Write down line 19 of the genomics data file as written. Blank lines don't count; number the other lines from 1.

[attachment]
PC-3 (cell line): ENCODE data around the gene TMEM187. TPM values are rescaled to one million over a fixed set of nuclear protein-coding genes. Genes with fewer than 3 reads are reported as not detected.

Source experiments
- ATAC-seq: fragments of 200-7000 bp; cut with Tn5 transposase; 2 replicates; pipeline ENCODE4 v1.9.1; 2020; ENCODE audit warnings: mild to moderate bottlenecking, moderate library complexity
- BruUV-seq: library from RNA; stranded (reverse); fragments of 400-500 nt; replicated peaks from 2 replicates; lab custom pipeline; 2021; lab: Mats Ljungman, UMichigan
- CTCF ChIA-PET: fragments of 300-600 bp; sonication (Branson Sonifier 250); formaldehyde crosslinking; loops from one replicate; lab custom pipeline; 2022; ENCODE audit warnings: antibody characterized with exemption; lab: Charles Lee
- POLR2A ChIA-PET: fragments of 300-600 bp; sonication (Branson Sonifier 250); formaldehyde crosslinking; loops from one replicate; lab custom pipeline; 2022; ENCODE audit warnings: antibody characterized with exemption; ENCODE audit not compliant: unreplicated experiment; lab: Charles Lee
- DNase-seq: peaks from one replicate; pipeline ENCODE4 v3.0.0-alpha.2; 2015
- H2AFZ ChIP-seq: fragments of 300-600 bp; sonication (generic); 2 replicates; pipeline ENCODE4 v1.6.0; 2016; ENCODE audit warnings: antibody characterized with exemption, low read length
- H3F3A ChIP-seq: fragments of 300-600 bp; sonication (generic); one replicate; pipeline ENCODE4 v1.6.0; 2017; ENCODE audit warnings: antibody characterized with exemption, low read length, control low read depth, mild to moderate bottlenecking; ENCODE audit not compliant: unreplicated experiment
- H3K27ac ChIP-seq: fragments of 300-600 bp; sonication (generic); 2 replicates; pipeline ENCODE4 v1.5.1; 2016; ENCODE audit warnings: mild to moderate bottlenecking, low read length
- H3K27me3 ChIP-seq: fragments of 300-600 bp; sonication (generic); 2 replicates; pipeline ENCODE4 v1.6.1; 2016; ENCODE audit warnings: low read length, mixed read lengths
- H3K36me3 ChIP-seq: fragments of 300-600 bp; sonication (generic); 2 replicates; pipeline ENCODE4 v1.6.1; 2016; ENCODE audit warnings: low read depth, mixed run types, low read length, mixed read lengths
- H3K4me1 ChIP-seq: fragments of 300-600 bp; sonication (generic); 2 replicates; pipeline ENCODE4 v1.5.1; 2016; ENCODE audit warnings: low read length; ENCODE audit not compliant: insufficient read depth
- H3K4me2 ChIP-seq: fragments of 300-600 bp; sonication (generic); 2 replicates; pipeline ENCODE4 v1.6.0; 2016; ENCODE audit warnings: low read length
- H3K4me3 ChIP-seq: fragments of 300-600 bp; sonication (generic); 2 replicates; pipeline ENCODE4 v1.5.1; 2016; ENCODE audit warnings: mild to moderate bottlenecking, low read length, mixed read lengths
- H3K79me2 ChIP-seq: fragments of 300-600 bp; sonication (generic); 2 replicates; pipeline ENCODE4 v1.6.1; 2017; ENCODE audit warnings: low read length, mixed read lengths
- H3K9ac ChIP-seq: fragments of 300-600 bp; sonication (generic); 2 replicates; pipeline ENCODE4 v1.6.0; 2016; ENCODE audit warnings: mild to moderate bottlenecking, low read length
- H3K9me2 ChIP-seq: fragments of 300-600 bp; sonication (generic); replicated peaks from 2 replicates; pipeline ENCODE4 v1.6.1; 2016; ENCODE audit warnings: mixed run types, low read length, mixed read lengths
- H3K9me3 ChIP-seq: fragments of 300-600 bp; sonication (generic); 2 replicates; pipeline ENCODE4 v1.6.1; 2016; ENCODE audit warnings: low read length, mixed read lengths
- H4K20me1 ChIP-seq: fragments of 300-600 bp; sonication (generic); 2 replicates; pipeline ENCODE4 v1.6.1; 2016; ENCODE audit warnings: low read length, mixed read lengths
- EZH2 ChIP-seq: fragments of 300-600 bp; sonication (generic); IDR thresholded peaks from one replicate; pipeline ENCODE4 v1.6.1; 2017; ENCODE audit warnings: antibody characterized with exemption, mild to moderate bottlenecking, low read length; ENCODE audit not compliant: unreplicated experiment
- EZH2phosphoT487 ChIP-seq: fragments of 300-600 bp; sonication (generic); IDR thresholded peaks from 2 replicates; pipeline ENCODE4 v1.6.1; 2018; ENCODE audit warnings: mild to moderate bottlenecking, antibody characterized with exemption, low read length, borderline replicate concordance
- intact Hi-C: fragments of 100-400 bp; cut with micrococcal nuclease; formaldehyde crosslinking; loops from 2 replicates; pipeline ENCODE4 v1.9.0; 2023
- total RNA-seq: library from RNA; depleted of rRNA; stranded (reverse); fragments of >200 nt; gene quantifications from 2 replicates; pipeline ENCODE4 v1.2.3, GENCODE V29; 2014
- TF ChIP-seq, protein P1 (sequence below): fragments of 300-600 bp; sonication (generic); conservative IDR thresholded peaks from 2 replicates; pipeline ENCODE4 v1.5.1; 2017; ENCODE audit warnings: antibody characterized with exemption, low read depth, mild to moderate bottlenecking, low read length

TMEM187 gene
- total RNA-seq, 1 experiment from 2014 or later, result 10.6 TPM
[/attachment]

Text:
- H3K9me3 ChIP-seq: fragments of 300-600 bp; sonication (generic); 2 replicates; pipeline ENCODE4 v1.6.1; 2016; ENCODE audit warnings: low read length, mixed read lengths